In thy sweet self, dear lady guest, we find
Juliet's dark face, Viola's gentle mien,
The dignity of Scotland's martyr'd queen—
The beauty and the wit of Rosalind.
What wonder, then, that we who mop our eyes
And sob and gush when we should criticise—
Charmed by the graces of your mien and mind—
What wonder we should hasten to proclaim
The art that has secured thy deathless fame?
And this we swear: We will endorse no name
But thine alone to old Melpomene,
Nor will revolve, since rising sons are we,
Round any orb, save, dear Modjeska, thee
Who art our Pole star, and will ever be.
Field also wrote "The Wanderer" in dedication to Modjeska. The attention he paid to the married actress inevitably led to some rumors. In her autobiography, Modjeska described him this way:
I admired him for his genuine poetic talent, his originality and almost childlike simplicity, as much as for his great heart... The author of exquisitely dainty poems, and withal a brilliant and witty humorist, he was equally lovable in all these various characters. He was full of original ideas which often gave a quaint touch to his receptions. In later years, when he lived in Chicago, I remember a dinner en forme, which he called a "reversed one," beginning with black coffee and ice-cream, and ending with soup and oysters. After the first course he delivered a most amusing toast. We were laughing so much that tears stood in our eyes.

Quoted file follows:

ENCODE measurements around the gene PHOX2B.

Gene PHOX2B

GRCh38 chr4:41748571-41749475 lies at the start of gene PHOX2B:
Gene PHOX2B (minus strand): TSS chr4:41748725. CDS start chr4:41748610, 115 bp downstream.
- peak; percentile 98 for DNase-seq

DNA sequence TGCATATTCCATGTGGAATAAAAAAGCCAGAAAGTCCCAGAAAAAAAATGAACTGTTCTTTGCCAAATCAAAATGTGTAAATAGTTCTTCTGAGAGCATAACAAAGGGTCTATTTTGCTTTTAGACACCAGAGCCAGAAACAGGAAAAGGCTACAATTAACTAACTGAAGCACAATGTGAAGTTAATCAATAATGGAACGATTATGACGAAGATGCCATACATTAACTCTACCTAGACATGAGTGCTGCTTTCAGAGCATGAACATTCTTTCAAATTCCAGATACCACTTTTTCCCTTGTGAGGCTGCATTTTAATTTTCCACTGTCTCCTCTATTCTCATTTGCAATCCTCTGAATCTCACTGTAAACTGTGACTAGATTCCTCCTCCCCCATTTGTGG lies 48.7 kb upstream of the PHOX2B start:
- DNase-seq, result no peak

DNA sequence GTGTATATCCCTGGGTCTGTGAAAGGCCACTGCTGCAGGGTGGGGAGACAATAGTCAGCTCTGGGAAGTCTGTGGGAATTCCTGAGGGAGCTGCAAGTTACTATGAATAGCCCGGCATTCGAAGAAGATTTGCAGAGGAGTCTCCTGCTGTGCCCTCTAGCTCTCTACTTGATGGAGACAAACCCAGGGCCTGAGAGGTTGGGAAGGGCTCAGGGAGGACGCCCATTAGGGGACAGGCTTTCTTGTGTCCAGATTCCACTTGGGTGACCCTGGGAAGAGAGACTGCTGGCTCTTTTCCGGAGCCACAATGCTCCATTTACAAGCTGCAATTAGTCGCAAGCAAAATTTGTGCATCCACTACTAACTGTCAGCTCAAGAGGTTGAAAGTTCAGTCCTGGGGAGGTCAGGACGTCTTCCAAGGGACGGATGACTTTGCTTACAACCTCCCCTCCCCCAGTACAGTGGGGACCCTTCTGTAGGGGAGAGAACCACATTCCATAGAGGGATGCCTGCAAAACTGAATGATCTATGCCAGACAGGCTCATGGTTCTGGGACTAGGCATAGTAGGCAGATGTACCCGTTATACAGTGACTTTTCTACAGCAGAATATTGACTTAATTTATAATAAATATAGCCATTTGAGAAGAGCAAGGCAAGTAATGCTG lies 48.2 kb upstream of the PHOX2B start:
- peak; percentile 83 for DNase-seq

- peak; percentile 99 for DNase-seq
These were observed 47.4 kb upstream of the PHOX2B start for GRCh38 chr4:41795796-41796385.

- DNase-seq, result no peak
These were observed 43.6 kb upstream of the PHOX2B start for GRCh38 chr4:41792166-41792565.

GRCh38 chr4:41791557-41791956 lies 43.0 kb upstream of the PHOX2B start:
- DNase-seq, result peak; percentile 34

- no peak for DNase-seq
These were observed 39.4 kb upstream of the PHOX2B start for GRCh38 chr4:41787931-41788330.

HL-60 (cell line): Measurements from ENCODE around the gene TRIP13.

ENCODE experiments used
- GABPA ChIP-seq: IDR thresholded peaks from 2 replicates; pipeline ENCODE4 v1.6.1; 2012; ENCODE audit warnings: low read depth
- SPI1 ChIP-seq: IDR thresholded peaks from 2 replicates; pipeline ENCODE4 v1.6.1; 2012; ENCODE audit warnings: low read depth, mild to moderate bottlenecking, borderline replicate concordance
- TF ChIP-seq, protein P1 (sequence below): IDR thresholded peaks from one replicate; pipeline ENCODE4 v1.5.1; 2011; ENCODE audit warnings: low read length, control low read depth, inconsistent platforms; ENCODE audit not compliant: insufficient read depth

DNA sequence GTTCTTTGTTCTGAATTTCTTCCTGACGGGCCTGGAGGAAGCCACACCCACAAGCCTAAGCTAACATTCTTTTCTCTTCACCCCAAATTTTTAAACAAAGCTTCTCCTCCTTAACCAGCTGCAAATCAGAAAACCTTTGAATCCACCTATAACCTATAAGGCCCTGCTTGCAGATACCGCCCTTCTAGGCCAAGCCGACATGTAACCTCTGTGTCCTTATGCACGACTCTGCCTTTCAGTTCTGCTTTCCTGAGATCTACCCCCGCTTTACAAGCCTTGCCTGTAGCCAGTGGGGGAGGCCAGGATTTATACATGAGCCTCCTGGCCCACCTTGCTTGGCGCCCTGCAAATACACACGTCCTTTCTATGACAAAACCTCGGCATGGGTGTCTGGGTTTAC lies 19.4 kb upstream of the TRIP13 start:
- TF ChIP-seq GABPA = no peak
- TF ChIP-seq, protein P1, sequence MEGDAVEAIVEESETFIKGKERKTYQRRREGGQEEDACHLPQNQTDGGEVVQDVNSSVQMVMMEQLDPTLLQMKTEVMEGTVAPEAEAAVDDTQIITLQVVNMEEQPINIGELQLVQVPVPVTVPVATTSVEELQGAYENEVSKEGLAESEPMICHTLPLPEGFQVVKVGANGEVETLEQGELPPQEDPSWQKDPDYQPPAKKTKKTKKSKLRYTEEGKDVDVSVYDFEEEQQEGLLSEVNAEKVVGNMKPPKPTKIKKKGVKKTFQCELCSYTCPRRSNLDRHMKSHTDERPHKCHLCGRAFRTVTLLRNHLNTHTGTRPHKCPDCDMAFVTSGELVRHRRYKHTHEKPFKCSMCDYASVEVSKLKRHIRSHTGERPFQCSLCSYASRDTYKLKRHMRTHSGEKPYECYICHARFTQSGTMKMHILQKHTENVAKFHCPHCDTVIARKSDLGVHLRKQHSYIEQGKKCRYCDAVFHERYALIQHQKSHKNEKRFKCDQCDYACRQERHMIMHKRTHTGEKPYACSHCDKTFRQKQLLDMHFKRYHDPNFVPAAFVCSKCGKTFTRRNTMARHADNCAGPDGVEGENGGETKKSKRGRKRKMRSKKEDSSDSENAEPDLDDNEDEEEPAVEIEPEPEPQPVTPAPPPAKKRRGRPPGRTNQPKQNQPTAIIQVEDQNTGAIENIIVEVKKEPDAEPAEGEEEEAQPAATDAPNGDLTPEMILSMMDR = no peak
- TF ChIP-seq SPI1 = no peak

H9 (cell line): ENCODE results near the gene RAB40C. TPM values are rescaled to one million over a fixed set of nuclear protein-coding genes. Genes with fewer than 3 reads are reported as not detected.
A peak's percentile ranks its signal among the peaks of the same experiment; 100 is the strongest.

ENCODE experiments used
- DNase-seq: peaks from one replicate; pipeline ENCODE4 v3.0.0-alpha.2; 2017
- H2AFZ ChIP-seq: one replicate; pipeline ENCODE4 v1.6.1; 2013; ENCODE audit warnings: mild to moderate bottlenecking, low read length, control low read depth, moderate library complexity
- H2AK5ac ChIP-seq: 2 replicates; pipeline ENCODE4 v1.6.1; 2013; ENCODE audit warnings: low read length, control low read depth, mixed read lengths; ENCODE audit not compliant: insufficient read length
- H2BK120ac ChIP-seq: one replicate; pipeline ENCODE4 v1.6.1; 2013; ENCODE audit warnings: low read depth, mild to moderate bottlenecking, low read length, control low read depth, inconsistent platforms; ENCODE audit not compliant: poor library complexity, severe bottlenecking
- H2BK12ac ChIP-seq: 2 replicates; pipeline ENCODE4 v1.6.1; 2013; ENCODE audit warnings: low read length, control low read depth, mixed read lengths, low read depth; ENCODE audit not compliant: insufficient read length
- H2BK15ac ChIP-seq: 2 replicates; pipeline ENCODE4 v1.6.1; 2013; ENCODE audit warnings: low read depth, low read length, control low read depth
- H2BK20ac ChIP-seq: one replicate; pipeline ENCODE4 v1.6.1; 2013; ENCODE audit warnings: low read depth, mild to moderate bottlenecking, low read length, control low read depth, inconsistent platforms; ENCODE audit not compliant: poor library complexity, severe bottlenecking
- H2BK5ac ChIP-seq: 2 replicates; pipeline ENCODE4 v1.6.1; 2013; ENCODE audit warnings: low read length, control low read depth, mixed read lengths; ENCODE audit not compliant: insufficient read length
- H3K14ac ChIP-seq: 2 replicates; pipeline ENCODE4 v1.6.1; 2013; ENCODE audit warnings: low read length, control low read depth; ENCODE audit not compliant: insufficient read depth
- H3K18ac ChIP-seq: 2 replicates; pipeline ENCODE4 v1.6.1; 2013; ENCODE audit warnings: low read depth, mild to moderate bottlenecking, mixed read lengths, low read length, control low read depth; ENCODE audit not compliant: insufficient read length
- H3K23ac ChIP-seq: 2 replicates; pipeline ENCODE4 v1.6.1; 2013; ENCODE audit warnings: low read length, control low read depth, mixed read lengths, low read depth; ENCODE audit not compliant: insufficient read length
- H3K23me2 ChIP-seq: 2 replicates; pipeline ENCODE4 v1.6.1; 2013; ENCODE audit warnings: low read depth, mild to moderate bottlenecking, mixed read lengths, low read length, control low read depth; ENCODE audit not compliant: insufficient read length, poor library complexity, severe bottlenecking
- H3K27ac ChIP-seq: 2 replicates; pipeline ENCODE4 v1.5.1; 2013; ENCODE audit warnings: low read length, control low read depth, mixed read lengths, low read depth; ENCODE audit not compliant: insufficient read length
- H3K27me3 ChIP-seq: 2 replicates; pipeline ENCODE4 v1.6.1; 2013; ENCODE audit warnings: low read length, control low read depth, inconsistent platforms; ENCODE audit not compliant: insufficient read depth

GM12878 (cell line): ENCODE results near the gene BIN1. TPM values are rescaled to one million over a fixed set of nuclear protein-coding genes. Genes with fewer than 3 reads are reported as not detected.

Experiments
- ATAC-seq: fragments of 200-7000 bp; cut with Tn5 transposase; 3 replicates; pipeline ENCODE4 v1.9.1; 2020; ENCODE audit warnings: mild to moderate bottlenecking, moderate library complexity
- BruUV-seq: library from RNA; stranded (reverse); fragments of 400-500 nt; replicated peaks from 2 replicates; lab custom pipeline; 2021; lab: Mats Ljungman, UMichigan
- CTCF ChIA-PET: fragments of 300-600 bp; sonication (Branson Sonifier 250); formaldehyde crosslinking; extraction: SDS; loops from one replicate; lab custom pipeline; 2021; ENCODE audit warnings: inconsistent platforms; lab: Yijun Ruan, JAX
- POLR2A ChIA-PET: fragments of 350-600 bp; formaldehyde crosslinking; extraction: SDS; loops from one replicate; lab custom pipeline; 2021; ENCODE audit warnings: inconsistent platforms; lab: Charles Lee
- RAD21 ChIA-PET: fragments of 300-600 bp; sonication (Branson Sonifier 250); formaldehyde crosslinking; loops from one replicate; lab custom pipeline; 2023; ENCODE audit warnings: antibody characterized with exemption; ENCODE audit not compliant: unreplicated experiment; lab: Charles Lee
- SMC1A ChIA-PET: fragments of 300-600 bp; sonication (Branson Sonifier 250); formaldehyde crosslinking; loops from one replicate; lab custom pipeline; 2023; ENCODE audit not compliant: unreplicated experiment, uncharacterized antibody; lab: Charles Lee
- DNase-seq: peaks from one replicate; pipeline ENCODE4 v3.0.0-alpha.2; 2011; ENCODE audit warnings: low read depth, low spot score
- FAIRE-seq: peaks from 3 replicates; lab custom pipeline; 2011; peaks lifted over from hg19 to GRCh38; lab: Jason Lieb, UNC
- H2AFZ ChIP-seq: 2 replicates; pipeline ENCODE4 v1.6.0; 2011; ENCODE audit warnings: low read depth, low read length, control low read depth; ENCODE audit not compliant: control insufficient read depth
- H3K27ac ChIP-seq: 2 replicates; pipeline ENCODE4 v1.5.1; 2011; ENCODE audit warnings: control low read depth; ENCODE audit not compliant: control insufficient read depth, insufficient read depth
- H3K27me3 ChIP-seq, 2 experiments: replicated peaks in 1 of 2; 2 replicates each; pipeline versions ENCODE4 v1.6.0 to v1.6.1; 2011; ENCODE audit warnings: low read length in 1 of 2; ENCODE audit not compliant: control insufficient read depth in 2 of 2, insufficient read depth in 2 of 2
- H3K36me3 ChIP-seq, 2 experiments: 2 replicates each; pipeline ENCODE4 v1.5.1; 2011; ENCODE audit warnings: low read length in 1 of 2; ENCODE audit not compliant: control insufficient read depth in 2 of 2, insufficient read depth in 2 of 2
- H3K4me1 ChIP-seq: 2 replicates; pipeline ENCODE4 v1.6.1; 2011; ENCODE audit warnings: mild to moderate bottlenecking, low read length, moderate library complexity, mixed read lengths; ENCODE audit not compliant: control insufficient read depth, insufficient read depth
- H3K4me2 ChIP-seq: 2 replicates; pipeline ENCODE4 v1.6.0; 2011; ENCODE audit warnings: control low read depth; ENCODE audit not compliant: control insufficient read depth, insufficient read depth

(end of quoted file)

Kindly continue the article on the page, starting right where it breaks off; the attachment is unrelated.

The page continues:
On another occasion, Modjeska recounts, several friends were invited to Field's house to meet a friend from abroad. That friend never appeared. As the guests were getting ready to leave, a donkey appeared at the window, braying loudly. "This is my belated friend!" Field exclaimed, "He is, indeed, a great donkey!" She notes that one of the guests wondered who the satirical scene really referred to. As Modjeska wrote, "Thus are commentaries written, looking for some deep, hidden meaning in a simple joke."